The boy not only put himself in peril, he also robbed himself.  He robbed himself of the experience of watching how the townspeople dealt with wolves.  His deception was a short term diversion that took away his long term solution.  If he had been diligent in his duties, he may have seen that scaring off the wolves was something that he could eventually do on his own.  Developing this skill set over time could have saved his life in the future.

This revisited moral is possibly even more useful than the original now.  The world is full of alarms, warning devices and security systems that keep us safe from “wolf attacks”.  However with all of this “protection” are we going to be ready to act when things go sideways.  If we are always providing our young people with a “safe space”, will they know how to handle themselves when real dangers show up?  Hope is not a strategy.  Hoping that the systems in place will be enough to cover all eventualities actually leaves those on the inside helpless.  So don’t hope that nothing will happen, take steps to prepare for those possibilities.

Systems can be great and it is completely fine that we depend on them, until it’s not.  Following the credo of the Boy Scouts, “be prepared!”  You don’t know what is coming in your future but if you never consider what’s possible in either the positive or the negative, then you’re bound to be unprepared.    We’ve all got exactly one objective in life: FCO (Figure Crap Out!).  That’s it!  You don’t deserve a problem free life.  You can only create one.  Not by eradicating all problems but by preparing for so many eventualities that you’re never caught by surprise!

Get ready people!

Pete

SoccerLifeBalance

Being Intentional in Coaching and Leadership – Donna Fishter (Leadership Coach and Team Architect)

donna fishter consultingDonna Fishter is a Leadership Coach and Team Architect who works with athletes and coaches in order to make their teams better.  In this conversation we cover some of the ingredients of good leadership, red flags and remedies for poor team chemistry as well as an assortment of other topics.  You can find Big D at http://www.donnafishter.com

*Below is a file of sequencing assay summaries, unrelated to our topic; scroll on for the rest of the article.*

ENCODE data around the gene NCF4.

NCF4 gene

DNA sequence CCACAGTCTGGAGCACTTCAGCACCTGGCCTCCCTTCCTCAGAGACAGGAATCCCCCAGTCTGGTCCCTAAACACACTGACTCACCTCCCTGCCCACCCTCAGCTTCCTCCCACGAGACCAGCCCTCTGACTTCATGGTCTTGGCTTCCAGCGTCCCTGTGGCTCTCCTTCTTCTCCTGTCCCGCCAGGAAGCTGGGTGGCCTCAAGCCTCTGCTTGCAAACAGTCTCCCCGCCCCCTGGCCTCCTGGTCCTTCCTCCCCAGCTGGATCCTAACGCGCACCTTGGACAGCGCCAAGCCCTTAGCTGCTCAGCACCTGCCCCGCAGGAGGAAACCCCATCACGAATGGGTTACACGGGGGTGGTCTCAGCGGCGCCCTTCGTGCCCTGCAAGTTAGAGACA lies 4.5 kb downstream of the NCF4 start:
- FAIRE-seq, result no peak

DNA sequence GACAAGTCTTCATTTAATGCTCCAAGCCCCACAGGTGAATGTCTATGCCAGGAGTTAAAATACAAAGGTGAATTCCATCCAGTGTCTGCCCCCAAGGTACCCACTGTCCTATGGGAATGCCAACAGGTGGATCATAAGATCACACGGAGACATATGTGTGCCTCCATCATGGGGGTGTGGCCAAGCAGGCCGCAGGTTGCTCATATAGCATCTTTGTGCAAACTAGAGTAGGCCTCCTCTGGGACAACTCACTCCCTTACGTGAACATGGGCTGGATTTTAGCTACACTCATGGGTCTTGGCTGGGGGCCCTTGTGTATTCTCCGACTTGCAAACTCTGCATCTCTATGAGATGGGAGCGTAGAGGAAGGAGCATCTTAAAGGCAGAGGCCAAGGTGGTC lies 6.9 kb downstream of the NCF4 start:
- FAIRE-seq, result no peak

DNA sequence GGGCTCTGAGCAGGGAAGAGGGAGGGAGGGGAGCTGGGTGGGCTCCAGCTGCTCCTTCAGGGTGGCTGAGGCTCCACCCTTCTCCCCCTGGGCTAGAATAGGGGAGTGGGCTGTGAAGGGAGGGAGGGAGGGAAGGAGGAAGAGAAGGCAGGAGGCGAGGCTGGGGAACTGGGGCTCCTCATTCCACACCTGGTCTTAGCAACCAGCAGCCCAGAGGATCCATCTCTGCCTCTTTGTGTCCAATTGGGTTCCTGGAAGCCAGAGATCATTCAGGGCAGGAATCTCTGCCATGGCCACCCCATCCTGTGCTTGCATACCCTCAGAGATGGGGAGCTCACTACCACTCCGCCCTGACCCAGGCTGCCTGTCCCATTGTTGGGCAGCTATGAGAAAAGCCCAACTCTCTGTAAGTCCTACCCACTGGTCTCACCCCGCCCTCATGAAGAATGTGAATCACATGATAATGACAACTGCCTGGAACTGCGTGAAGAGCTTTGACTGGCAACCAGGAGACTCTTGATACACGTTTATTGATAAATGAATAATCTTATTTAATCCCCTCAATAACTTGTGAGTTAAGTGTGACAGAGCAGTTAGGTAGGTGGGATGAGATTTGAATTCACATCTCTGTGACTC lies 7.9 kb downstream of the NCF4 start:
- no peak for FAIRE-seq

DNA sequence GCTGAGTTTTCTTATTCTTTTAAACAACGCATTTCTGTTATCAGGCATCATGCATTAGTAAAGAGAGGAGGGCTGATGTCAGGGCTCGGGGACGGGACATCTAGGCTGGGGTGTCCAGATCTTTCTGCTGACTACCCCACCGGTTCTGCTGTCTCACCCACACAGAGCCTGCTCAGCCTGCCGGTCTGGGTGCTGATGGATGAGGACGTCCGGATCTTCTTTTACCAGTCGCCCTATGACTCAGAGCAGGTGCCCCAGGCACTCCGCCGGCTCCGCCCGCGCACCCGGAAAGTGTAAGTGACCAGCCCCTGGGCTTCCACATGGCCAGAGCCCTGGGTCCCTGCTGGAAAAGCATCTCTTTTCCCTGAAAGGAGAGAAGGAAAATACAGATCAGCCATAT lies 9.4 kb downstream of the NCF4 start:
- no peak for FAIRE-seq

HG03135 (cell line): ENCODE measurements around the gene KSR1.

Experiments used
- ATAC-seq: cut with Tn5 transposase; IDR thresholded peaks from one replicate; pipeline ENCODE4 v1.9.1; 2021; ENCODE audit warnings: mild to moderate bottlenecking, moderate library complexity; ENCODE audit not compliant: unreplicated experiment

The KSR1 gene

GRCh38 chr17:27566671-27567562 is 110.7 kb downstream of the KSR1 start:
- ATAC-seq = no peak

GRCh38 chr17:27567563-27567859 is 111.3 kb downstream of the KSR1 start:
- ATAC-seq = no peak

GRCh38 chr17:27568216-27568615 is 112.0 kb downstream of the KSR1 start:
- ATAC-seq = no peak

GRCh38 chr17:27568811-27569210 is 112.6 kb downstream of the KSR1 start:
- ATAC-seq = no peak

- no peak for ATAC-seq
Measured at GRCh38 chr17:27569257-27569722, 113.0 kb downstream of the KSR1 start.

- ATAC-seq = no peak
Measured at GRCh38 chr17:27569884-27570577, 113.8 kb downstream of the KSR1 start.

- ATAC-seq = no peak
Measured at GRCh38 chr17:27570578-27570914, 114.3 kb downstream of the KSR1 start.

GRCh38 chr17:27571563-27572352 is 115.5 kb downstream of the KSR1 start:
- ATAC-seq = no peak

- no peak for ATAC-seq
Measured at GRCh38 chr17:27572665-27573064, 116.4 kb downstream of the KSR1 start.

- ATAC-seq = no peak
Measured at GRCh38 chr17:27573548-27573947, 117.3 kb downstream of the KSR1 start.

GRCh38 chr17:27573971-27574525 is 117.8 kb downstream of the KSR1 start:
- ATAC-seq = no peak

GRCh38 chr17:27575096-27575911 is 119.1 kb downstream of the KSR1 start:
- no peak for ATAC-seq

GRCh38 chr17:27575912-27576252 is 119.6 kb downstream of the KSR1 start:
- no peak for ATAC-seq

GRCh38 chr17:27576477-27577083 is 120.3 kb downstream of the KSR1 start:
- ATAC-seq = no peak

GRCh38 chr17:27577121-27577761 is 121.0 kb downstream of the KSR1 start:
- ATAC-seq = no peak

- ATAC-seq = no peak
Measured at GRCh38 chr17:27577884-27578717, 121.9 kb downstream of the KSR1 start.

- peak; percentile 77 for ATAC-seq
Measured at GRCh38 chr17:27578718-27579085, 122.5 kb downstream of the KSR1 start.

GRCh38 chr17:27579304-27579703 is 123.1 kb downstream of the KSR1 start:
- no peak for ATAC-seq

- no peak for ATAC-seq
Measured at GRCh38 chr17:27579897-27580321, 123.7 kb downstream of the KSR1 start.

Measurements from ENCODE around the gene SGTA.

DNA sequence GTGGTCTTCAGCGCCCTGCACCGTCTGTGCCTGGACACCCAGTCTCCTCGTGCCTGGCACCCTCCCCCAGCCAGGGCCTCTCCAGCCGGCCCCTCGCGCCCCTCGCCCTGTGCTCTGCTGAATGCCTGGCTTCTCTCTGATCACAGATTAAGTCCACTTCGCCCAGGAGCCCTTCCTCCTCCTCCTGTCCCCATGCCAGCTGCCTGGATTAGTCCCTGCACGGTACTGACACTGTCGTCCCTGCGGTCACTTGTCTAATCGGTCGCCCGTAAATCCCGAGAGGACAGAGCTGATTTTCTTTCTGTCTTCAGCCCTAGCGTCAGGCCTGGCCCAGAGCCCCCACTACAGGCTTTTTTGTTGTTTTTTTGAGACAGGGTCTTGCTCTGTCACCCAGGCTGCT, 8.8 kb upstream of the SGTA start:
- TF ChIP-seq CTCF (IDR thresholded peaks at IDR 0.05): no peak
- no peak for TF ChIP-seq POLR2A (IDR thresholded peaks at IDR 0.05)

Click the link to see: A List of Big D’s Favorite Books, Videos, Speakers, etc.

 

 

Uncategorized

Leaders and Followers

LeadButtonIn a world where almost anyone can have 1,000 or more followers, who is doing the leading?  It seems as though there should be a connection between the two: leaders and followers.  Unfortunately the act of following has such a low threshold for involvement that many have it as the default option.  Following is easy, semi-rewarding and comes with little to no responsibility.  The problem is that just because people are following, doesn’t mean that anyone intends to lead.  Following the car in front of you is a good strategy if you’re going to the same place.  It’s a horrible strategy if your intentions are different than the person you’re following.  Leadership should be an intention, not meandering with followers in tow.  So the question is, who should be a leader?  You!

You should be a leader of at least one person if not more.  Leadership is needed now probably more than ever before in the history of the world.  The reason that leadership is in such high demand is because we as a people got so damn good at following.  We’ve become so exceedingly talented at following that we barely recognize our power to lead.  That power starts with you and your choices.  Are you leading your own life or following the rules, path or suggestions from someone else?  There is nothing wrong with following the path, if it leads where you want to go.  The issue comes from following out of complacency, fear or doubt.  These are not usually the emotions that cause greatness.

Desire, courage and self-belief are the kindling that begin the fires of greatness.  We were all meant to be leaders of at least one person.  Lead yourself in the direction that you most desire to go.  Have the courage to take steps forward.  Believe in your ability to string enough of those steps together to succeed.  Perhaps when you’ve developed the leadership muscle enough, you’ll be ready to take on followers.  Just make sure that they are following you with intention.

Pete

Good song below!

 

Uncategorized

Winning vs. Leading

DaxGoalAs a teacher of language, I often find fault with the English language.  It falls short in many ways.  It breaks its own rules.  Pronunciation is ambiguous and changes happen all the time.  Probably my biggest gripe with English is that many of the things we say are either misleading or cause us to look at things in a way that does not serve us.

One instance of this vocabulary problem is from my position as a coach.  The phrase “we’re winning” needs to go.  It is something that I know I’ve said before because it’s what prompted me to write this post.  Winning is worthless until you have won.  Even worse is that realizing that you’re winning causes a sense of comfort and a change in attitude toward the game.

Until you’ve won, you’re leading.  Leading does not imply a result but rather a process.  Leading means that you’re ahead of the opponent but they are still there.  Leading is something that can be taken away if you let it.  Leading is difficult and a struggle.  It takes effort and focus to lead until the end but if you want to win, it’s what you have to do.

Don’t let the word trick you.  You’re not winning or losing.  Either you’re leading or you’re trailing!